Having thus generally described the nature of the invention, reference will now be made to the accompanying drawings, showing by way of illustration, a preferred embodiment thereof, and in which:
FIG. 1 is a simplified axial cross-section of the combustor of a gas turbine engine which includes the present invention;
FIG. 2 is an enlarged perspective view of an embodiment of the present invention;
FIG. 3 is a fragmentary, enlarged, cross-sectional, axial view of the embodiment shown in FIG. 2;
FIG. 4a is a front elevation of the fuel injector shown in FIGS. 2 and 3;
FIG. 4b is a front elevation of the fuel injector in accordance with the present invention but showing a different embodiment thereof;
FIG. 4c is a front elevation, similar to FIGS. 4a and 4b, but showing yet another embodiment thereof;
FIG. 5 is a fragmentary perspective view of the embodiment shown in FIG. 4c;
FIG. 6 is a schematic view showing the flow of air and atomized fuel and the containment provided by an embodiment of the present invention; and
FIG. 7 is a schematic view, similar to FIG. 6, and showing the effect of a different arrangement of the present invention.
Referring now to the drawings, FIG. 1 shows a combustor section 10 which includes an annular casing 12 and an annular combustor tube 14 concentric with a turbine section 16. The turbine section 16 is shown with a typical rotor 18 having blades 19 and a stator vane 20 upstream from the blades 19.
A fuel injector 22, part of the present invention, is shown in FIGS. 1 and 2 as being located at the end of the annular combustor tube 14 and directed axially thereof. The injector 22 is mounted to the casing 12 by means of a bracket 30. The injector includes a fitting 31 to be connected to a typical fuel line. There may be several fuel injectors 22 located on the wall 28 of the combustion chamber, and they may be circumferentially spaced apart. For the purpose of the present description, only one fuel injector 22 will be described. The fuel injector 22 includes a stem portion which may be of the type described in U.S. patent application Ser. No. 08/960,331, filed Oct. 29, 1997, entitled "Fuel Nozzle for Gas Turbine Engine", assigned to the applicant, and which is herein incorporated by reference. A shield 32 surrounds the stem 24.
The fuel injector 22 also includes an injector tip 26 which is mounted to the combustor wall 28, as shown in FIGS. 2 and 3. Only the front face of the tip 26 extends within the combustion chamber while most of the tip 26 is in the cooling air passage outside wall 28.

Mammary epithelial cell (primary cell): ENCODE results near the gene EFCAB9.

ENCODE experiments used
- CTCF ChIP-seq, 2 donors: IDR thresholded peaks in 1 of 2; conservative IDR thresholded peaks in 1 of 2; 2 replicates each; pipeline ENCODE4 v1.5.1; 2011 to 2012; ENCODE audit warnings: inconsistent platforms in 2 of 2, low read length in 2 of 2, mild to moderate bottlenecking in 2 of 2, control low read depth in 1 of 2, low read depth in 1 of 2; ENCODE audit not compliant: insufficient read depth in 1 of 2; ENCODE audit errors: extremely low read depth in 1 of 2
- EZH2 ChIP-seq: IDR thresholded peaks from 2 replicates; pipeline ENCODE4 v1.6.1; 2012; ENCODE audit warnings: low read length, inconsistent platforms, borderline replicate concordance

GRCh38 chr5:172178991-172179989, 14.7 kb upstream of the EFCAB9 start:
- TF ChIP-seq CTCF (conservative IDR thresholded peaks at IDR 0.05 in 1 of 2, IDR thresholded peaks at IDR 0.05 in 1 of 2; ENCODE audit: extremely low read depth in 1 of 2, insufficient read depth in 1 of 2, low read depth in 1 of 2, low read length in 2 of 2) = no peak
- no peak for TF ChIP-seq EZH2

The injector tip 26 includes a machined body 34. An axial recess in the body 34 defines the primary fuel chamber 36. An insert 50 provided within the recess defines the nozzle opening 44 communicating with the fuel chamber 36 for passing the primary fuel. A valving device 38 includes a spiral vane which causes the primary fuel to swirl within the chamber 36. The stem 46 of this valving device acts as a metering valve for the primary fuel as it exits through the nozzle 44. The primary fuel is used mainly for ignition purposes.
A heat shield 42 surrounds the tip of the insert 50, and in particular, surrounds the nozzle opening 44. The heat shield 42 fits onto the insert 50.
A second annular insert 51 is mounted to the body 34 concentrically of the insert 50 and forms part of the secondary fuel distribution gallery and nozzle. The secondary fuel passes through somewhat spiral passages making up the fuel gallery 48. The purpose of circulating the secondary fuel in this fashion is to keep the fuel spinning in the passages, thus eliminating stagnant zones in the fuel gallery in order to prevent coking and also to help cool the injector. The secondary fuel is eventually delivered to an annular fuel nozzle 54 which is also a swirler to provide the swirl to the secondary fuel. The secondary fuel sustains the combustion in the combustor after the fuel has been ignited.
The fuel nozzle 54 is formed by the insert 51 and a cylindrical tubular head 55 which fits onto the tip body 34 and is concentric with the inserts 50 and 51. The head 55 includes openings which define the core air passage which in turn communicates with core air swirler passages 58 in the insert 51. These core air passages 58 can communicate with core air channel 60 to pass pressurized air coming from the cooling air between the casing and the combustor wall, to enter into the combustor. Theoretically, the core air coming out of channel 60 is concentric and inward of the annular film of secondary fuel exiting from the nozzle 54.
A second row of annular air passages 62 is also provided in the head 55 and communicates with the pressurized cooling air immediately outside of the combustor wall 28. The individual passages 62 are generally designed to provide a swirl to the mix of air and fuel, and, in fact, the purpose of the pressurized air coming through the passages 62 is to atomize the secondary fuel film exiting from the nozzle 54. The passages 62 each have an axis x. The passages 62 have a swirl angle which is defined by axis x lying in a plane parallel to and offset a distance D from a plane through the center line CL of the tip 26, angled inwardly in that offset parallel plane to the center line CL. The offset is represented by the distance D in FIG. 4a, and the angle of inclination of axis x to center line CL is shown as θ in FIG. 3, where the plane of cross-section of FIG. 3 is parallel to the plane in which axis x lies being offset D from the plane through the center line CL.